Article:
A faithful and alert reader contacted me this week, suggesting we review the difference between “refrain” and “restrain.”
She had heard an awkward misuse over an airline intercom, a common medium for extemporaneous grammatical gaffes. Flight attendants’ scripts are pretty well vetted, but when attendants are left to their own wits, snickers can ensue. I know from experience, after hearing more than once that passengers should refrain from “conjugating in the aisles.”
Notice I said refrain, not restrain.
On her recent flight, the Word Nymph stringer and her fellow passengers were told to “refrain yourself from leaving your seats.” My friend wanted this aired, reflexive pronoun-object mismatch aside.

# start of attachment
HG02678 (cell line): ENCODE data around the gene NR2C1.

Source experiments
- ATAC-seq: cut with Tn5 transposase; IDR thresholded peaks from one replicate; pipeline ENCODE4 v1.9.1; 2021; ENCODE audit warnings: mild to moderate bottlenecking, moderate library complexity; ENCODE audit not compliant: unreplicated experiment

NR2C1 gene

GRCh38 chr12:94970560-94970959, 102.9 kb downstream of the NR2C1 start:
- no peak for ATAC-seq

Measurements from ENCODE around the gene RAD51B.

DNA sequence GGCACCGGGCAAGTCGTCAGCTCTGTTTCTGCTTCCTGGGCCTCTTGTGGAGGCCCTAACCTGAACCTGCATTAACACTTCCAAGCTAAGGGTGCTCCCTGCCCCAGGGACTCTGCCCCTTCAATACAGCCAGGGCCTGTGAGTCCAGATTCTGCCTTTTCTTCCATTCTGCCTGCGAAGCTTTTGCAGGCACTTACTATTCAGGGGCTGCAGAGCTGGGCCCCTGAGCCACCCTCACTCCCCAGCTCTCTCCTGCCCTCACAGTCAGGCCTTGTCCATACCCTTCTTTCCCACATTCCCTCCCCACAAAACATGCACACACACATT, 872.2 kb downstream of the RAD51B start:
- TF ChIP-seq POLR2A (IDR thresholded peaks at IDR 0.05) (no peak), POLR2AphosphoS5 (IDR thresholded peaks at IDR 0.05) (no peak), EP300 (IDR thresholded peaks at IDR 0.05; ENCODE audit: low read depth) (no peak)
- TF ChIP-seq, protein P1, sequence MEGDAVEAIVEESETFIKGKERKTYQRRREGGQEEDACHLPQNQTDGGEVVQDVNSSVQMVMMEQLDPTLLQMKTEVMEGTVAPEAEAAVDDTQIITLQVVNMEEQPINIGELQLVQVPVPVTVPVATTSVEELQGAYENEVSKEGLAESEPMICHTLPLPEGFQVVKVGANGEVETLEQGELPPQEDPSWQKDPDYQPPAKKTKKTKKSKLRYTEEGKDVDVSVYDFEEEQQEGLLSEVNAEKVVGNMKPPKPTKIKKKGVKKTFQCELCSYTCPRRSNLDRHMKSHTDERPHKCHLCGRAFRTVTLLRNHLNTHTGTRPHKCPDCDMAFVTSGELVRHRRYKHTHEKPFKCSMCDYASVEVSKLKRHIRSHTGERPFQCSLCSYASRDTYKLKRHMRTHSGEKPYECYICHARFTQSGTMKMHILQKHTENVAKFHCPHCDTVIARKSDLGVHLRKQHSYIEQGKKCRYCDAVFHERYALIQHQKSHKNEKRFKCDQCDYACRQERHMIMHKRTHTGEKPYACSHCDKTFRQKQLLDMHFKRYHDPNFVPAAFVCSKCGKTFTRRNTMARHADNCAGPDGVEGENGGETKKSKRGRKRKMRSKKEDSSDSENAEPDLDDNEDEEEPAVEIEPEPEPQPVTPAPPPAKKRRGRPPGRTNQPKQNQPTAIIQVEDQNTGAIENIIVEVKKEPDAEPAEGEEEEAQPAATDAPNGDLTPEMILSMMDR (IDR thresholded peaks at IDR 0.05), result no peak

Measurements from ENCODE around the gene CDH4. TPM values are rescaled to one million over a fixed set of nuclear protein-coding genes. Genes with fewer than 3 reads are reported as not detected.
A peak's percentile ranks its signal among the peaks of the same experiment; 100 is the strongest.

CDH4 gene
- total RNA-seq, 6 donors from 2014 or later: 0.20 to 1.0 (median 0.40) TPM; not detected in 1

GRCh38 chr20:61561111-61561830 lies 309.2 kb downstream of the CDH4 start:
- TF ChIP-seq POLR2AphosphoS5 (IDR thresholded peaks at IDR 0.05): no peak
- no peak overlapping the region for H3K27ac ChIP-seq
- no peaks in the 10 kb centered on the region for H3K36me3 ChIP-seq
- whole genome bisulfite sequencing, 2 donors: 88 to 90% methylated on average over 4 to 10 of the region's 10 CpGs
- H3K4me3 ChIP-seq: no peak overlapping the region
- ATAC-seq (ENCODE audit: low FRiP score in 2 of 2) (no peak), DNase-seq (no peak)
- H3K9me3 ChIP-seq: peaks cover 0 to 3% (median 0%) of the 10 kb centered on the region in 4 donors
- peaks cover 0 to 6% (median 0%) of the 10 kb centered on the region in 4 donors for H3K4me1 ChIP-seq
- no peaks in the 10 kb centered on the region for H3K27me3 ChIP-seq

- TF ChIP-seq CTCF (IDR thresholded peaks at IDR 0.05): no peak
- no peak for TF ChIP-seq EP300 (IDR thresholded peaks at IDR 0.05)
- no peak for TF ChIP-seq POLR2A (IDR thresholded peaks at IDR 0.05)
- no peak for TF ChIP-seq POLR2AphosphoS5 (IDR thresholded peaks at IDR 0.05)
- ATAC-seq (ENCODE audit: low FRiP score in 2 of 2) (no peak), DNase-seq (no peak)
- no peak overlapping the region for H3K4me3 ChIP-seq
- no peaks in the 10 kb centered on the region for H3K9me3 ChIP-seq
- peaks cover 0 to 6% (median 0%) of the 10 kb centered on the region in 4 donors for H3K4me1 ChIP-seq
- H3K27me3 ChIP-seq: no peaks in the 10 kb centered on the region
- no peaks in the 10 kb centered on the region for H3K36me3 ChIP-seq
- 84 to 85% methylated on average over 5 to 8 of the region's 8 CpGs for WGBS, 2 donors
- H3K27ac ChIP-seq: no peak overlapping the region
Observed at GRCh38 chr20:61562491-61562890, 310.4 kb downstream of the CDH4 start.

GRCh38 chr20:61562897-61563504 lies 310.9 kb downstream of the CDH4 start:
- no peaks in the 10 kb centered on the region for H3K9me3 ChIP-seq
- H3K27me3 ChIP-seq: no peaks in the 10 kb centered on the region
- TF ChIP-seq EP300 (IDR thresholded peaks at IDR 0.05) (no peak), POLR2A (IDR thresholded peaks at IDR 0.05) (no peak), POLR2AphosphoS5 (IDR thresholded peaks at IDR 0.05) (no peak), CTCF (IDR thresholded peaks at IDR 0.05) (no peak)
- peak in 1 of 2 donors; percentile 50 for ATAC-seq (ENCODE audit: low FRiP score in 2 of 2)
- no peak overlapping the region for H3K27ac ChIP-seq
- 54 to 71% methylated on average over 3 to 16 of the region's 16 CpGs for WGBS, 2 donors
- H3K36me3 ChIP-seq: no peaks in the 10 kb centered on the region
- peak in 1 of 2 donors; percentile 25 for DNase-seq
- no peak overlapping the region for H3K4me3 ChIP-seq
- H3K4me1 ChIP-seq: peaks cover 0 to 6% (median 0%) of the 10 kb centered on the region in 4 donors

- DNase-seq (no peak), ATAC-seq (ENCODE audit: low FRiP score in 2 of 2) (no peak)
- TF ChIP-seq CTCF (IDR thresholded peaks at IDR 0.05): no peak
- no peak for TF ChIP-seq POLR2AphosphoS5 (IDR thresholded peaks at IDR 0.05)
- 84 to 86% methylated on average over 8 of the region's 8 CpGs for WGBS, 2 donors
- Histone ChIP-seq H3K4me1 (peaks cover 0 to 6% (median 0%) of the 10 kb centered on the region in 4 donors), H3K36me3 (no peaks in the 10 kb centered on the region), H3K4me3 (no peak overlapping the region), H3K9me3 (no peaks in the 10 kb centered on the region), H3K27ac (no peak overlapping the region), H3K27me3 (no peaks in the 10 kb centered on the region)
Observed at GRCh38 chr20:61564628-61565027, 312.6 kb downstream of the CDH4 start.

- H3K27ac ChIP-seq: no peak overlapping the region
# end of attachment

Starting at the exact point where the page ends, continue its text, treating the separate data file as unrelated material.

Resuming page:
Without looking it up, I knew that one refrains from doing something and that one restrains oneself or others, often from doing something. I knew that restrain requires an object. We restrain prisoners, dogs and ourselves, even airline passengers. Refrain requires no object. I’m not sure I could have explained why this is so.
Grammarians explain that restrain is a transitive verb, meaning it needs an object. We restrain something or someone. Refrain is intransitive; it requires no object.
Keeping within the airline setting, here’s how I’d remember it:
The flight attendant should refrain from speaking off script. She should restrain herself when tempted to ad lib.
If I had to choose, I’d rather a flight attendant be proficient in skills that I am not—emergency evacuation, in-flight firefighting, defibrillation, emergency landing, decompression emergencies and anti-terrorism—than in matters of grammar.
Besides, this frees me up to do what I do best–conjugating in the aisles (amo, amās, amat, amámus, mátis, amant)
(Shirley you can’t be serious…)